Clearly, the Phillies have soured on Maikel Franco. Moustakas is not Machado, but with Jean Segura now on-board to play shortstop, Moustakas could man the hot corner and improve the team's defense, if nothing else. (The Phillies were far and away the worst defensive team in baseball last season according to Defensive Runs Saved.) He's also probably a safer bet to provide league average offense than Franco. Philadelphia is in position to make some high profile upgrades this winter and they've done that already (McCutchen, Segura, David Robertson). A lower cost pickup like Moustakas would improve the margins of the roster and that matters too.
Marwin Gonzalez is one of those free agents who fits every team because he's a switch-hitter who can play almost any position. There is room for a player like that on any roster. I like the Brewers the best for Gonzalez because he can play second base in the short-term, then, once top prospect Keston Hiura arrives, he can shift into the super utility player role he held with the Astros the last few seasons. The Brewers are in it to win it and adding depth to the roster in Gonzalez is a no-brainer move.
The Nationals have been very active this offseason but they are still without a clear cut second baseman. Howie Kendrick fits best in a utility role at this point of his career and Wilmer Difo probably shouldn't start for a contender. There are questions about LeMahieu's bat outside Coors Field -- he's a career 329/.386/.447 hitter at Coors Field and a career .267/.314/.367 hitter everywhere else -- but there are zero questions about his glove. The bet here is LeMahieu's true offensive talent level is higher than his non-Coors numbers would lead you to believe, and he'll wind up a sneaky good pickup for someone.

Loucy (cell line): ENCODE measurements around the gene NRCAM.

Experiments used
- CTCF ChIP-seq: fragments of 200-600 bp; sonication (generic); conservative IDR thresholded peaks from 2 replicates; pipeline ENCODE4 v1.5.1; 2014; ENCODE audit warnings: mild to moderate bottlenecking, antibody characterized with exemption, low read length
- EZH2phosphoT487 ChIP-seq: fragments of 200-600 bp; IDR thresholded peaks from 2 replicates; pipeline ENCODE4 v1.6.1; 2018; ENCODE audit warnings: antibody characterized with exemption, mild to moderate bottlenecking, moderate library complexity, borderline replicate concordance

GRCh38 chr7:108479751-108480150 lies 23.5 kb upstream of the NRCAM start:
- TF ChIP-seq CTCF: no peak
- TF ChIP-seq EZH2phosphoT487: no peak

The Athletics figure to be in on every low-cost one-year contract starting pitcher this offseason. They've already brought back Mike Fiers, but, realistically, they need two or three more starting pitchers to have a chance to repeat last year's 97-win season. Gonzalez started his big league career in Oakland and he probably needs to pitch in a spacious home ballpark at this point of his career. If nothing else, Gonzalez can be counted on for innings. He's thrown at least 170 innings in each of the last four seasons and in eight of the last nine seasons. There is value in that durability.
The Braves are known to be seeking bullpen help and Herrera is kind of a forgotten man this winter because he finished last season hurt. He suffered a foot injury covering first base and didn't pitch after Aug. 26. Herrera was very good when healthy, as has been the case for more than a half-decade now, and he strikes me as an excellent value buy for a team not scared away by the foot injury. Classic risk/reward play here and the reward is awfully high.